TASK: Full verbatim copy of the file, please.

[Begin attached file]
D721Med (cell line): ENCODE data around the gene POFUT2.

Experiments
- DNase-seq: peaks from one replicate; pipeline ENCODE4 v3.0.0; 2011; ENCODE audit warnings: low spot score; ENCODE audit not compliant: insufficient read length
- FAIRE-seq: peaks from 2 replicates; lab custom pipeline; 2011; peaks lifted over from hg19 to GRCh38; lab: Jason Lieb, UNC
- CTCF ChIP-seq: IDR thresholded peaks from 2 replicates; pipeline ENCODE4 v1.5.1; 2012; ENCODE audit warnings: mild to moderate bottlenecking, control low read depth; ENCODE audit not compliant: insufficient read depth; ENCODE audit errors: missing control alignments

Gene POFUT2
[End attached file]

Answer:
D721Med (cell line): ENCODE data around the gene POFUT2.

Experiments
- DNase-seq: peaks from one replicate; pipeline ENCODE4 v3.0.0; 2011; ENCODE audit warnings: low spot score; ENCODE audit not compliant: insufficient read length
- FAIRE-seq: peaks from 2 replicates; lab custom pipeline; 2011; peaks lifted over from hg19 to GRCh38; lab: Jason Lieb, UNC
- CTCF ChIP-seq: IDR thresholded peaks from 2 replicates; pipeline ENCODE4 v1.5.1; 2012; ENCODE audit warnings: mild to moderate bottlenecking, control low read depth; ENCODE audit not compliant: insufficient read depth; ENCODE audit errors: missing control alignments

Gene POFUT2